The above-mentioned stem-cell approaches all employ extremely simple medical procedures. They harness the body’s innate healing mechanism, by extracting stem cells, boosting them outside the body and then returning them to the patient, as is the case in intravenous infusion of stem cells from the patient. The therapies are based on biological principles known as stem-cell physiology, which have been described in the publications listed in Ref. 2. The basic steps of this mechanism are tissue damage signalling signal perception by stem cells migration homing conditioning repair. Stem cells are found throughout the body, and they maintain the processes of life. But, when the need arises, stem cells are mobilized from the bone marrow and home in on the site requiring repair, where they enter the lesion to condition and conduct the repair process. This is the essence of the morphological functional homeostatic mechanism of liv­ing organisms, which stem-cell therapies harness. In conjunction with this, regenerative medicine also uses cells that are not stem cells per se but can be activated either to migrate to the lesion (for example, cells at the periphery of the eardrum, which are induced by basic fibroblast growth factor; Tis­sue Engineering 3) or to self-renew (for example, oral mucosa cells; Tissue Engineering 2). Tissue engineering is the key to the success of therapies that use these cells (Fig. 1).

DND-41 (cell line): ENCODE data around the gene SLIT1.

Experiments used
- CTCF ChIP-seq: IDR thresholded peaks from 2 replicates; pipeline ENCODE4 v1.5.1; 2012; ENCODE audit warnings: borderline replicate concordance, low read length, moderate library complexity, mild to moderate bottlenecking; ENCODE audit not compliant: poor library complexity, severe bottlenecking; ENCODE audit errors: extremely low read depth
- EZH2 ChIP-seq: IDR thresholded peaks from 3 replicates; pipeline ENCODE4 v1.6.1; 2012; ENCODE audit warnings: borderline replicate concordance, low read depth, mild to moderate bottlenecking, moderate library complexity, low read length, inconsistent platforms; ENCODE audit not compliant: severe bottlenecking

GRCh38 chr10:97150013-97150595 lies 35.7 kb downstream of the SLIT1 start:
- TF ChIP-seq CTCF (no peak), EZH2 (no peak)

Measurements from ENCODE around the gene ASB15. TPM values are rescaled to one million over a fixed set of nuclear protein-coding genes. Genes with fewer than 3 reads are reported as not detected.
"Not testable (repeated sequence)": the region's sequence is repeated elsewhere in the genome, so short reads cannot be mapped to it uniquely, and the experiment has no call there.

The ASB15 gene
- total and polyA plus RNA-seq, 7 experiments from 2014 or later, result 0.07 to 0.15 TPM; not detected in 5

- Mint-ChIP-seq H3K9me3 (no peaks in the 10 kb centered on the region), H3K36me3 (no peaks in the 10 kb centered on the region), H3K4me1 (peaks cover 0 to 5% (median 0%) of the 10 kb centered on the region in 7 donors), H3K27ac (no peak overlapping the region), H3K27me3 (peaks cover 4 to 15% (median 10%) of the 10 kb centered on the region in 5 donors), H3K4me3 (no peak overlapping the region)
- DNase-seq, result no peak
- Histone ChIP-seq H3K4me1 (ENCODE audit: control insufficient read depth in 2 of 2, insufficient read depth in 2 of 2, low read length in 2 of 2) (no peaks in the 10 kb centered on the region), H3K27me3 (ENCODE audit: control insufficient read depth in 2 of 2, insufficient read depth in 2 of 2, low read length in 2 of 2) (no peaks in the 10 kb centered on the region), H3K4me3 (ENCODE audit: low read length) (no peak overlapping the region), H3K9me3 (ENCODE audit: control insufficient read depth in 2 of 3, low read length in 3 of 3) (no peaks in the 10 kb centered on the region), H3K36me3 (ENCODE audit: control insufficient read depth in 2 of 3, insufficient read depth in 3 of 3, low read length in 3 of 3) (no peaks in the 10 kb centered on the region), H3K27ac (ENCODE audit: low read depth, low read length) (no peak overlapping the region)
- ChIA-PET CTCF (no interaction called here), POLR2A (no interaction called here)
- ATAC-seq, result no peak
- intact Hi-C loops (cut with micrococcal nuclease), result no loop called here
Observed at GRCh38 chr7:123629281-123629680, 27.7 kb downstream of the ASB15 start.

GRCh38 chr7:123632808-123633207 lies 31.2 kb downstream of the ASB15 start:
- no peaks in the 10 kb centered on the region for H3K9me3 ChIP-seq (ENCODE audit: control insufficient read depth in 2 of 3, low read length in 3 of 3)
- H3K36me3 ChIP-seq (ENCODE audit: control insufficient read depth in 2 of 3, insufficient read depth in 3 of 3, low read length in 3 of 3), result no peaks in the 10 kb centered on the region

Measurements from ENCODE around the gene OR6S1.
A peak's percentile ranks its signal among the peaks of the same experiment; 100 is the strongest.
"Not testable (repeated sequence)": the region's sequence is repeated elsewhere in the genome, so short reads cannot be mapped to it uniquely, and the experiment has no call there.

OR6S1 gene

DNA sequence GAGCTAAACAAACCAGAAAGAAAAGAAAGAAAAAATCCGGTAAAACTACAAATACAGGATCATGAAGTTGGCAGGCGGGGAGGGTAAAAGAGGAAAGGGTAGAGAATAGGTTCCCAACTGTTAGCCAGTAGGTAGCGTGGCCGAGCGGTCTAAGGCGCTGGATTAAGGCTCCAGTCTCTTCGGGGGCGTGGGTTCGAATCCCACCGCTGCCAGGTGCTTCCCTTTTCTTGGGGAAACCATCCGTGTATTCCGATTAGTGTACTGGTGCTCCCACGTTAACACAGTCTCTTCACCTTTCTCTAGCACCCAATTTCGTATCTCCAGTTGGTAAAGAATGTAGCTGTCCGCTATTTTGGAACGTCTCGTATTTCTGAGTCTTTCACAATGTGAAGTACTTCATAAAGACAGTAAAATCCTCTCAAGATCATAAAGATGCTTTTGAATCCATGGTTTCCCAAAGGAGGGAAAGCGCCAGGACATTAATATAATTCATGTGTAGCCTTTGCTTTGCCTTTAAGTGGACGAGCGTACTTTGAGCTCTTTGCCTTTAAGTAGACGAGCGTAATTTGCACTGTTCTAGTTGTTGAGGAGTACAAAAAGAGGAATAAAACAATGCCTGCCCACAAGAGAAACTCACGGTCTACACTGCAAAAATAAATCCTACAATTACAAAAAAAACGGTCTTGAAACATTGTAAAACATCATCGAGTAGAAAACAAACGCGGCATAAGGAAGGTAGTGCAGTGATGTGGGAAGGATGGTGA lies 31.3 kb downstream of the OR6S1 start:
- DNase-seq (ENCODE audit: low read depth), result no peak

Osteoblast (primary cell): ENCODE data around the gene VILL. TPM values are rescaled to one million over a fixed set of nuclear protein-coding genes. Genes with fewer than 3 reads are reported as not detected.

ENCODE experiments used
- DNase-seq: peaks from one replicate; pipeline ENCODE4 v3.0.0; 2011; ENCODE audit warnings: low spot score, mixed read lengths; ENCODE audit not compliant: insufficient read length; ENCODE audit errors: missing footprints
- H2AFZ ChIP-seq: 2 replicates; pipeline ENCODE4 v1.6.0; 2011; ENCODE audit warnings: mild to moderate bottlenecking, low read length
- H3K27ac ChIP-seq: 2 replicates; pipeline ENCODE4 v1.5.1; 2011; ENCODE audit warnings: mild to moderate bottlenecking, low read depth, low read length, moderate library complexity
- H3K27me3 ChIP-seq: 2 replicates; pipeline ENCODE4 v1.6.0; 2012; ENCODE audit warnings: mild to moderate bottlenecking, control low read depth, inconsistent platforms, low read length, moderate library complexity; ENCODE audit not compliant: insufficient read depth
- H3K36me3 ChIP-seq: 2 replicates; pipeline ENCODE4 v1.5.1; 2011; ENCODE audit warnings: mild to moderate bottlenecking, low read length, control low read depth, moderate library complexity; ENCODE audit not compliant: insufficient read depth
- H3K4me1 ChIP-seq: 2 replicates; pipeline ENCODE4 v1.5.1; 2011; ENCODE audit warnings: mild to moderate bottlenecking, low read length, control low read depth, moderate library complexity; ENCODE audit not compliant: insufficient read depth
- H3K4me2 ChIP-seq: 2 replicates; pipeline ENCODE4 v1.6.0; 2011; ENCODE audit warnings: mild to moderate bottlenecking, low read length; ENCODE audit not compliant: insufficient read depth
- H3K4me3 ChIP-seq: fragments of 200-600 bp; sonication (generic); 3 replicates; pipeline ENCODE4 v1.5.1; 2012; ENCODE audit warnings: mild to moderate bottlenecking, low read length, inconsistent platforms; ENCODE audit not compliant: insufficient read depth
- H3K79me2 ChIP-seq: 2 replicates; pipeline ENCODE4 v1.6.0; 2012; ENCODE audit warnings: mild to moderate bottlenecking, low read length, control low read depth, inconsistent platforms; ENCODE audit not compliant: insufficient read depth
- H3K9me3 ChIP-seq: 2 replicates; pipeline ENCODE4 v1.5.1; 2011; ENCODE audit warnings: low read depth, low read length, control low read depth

Multicellular symbiotic system for maintaining homeostasis that inherits self-preserving ability

Multicellular symbiotic system for maintaining homeostasis that inherits self-preserving ability

© 2019 TRI